Soon, the difference between a show and an advertisement dissolves completely. As the algorithms generate an infinite amount of engineered content, the entire economy pivots to the production and consumption of films. You work for Netfilx now. Everyone you know pretty much works for Nteflix, or a subsidiary. You spend 60 hours a week making sure the self-driving cameras don’t encounter any obstacles on set. The rest of the time, well… you watch Netlifx. You can barely afford your subscription on your shit salary.

Meanwhile, all the scientists and engineers that were supposed to be fixing the fossil-fuel problem are too busy being interviewed for endless documentaries on the theme of 1 Weird Way We’re All Going To Die , and they forget to actually do their work. We hit peak oil without building enough solar panels. We unleash a monstrous amount of carbon dioxide to power our hi-def home projectors, crashing the climate and scattering billions of refugees across the planet.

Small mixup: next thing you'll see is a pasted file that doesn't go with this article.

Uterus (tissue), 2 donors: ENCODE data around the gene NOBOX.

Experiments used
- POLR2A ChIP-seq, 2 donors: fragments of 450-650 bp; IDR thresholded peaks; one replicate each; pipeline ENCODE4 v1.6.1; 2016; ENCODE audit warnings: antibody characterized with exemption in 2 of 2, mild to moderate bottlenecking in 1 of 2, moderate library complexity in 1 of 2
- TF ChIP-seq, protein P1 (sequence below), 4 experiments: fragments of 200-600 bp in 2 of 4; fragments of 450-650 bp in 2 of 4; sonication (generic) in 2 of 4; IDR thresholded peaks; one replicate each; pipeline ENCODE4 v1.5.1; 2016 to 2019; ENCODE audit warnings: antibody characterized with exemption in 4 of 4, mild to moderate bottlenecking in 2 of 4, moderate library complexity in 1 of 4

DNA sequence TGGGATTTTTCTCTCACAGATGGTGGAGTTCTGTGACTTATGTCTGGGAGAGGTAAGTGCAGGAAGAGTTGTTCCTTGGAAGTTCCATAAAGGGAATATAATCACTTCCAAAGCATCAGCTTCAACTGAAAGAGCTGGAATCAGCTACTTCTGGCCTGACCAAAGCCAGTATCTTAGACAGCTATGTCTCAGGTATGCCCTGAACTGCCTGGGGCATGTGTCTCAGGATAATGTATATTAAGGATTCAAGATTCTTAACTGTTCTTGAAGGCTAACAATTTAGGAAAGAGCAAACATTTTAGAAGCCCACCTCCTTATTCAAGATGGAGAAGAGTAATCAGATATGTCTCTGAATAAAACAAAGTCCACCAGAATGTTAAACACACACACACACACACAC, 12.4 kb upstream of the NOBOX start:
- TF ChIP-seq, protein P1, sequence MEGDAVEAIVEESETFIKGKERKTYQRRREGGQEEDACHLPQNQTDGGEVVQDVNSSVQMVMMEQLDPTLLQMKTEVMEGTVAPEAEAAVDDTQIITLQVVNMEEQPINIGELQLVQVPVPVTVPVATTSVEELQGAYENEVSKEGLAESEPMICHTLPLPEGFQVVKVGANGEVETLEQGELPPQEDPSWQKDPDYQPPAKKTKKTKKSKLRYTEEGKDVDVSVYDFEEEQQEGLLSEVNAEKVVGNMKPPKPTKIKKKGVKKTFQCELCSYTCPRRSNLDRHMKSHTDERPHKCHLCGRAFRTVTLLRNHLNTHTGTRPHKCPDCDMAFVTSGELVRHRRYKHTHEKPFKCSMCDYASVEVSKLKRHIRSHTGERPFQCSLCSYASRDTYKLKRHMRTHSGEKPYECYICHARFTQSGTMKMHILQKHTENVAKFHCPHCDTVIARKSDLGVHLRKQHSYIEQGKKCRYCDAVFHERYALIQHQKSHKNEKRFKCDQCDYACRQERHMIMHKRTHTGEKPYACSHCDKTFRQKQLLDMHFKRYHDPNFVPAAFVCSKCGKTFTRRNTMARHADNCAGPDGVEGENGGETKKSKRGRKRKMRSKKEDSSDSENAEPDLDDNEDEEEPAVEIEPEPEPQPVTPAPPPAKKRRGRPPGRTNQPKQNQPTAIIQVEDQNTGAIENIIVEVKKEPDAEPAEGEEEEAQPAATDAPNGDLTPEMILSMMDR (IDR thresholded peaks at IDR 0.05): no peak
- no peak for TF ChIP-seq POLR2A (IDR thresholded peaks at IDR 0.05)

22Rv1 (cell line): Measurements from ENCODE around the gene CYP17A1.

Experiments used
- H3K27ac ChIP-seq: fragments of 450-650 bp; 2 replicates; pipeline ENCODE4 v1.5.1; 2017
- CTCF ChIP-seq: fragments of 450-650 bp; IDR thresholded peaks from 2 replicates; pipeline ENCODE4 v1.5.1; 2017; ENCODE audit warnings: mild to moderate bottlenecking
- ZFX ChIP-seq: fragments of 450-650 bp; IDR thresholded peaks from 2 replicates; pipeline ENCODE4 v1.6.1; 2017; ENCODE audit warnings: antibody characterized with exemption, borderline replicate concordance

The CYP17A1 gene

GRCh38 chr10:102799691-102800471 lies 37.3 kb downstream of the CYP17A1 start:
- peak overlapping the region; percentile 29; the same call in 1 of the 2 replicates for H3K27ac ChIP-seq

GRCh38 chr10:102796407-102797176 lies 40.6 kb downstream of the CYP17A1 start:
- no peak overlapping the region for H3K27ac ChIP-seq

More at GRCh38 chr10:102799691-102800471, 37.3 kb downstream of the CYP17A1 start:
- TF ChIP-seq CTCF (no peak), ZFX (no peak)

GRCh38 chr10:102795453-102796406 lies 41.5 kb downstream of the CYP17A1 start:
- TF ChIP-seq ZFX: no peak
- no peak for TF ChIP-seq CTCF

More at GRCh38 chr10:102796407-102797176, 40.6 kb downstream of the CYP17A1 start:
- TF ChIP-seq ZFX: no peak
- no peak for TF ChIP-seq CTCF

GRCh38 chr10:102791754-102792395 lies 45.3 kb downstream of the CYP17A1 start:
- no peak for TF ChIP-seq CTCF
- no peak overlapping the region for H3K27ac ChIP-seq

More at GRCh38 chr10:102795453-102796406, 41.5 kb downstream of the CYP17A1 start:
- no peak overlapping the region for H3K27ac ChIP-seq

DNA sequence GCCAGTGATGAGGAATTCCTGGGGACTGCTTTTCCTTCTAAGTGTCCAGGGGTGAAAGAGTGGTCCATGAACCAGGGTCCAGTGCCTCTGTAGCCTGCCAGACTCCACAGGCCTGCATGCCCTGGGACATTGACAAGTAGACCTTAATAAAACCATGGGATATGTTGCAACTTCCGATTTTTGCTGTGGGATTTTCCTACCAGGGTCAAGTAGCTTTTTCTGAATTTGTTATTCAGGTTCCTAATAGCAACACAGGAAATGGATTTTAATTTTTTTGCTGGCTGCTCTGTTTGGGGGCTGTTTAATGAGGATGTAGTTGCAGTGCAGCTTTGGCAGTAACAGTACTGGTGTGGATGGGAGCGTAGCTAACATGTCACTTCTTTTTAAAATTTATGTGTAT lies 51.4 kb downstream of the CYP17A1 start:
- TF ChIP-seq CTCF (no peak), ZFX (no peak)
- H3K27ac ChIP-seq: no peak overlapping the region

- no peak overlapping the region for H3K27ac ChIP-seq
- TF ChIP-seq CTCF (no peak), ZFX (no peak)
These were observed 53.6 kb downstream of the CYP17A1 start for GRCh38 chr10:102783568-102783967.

As the planet heats up, people retreat into underground bunkers. They dig tunnels to run cables, protect their exposed satellite dishes with armed heavies. They build hopeful soundstages in lava tunnels. They wire their new smart-caves with all the surround-sound systems they can scavenge from the surface.

The people hide, and survive, and wait.

On a screen somewhere, a loading widget spins, lonely and sad, silently apologizing to a burning planet.

### Whoops! Something went wrong.

There was a problem communicating with Netfilx. Please try again later.

Thanks for watching.

– Max


###### SCIOPS is a weekly newsletter about cognitive security. Feel free to forward it to anyone you think would like it, or share it on your social-tracking profile. You can find a web version of the latest letter here , or view the archive here .

If you have thoughts, questions, or criticism, just respond to this email. Or, contact me securely at permafuture@protonmail.com

If you’re seeing this for the first time, make sure to sign up for more cyberpunk weirdness in your inbox every week.

If you want your regular life back again, you can unsubscribe from this newsletter. I can’t guarantee that will help. But you can try it.

######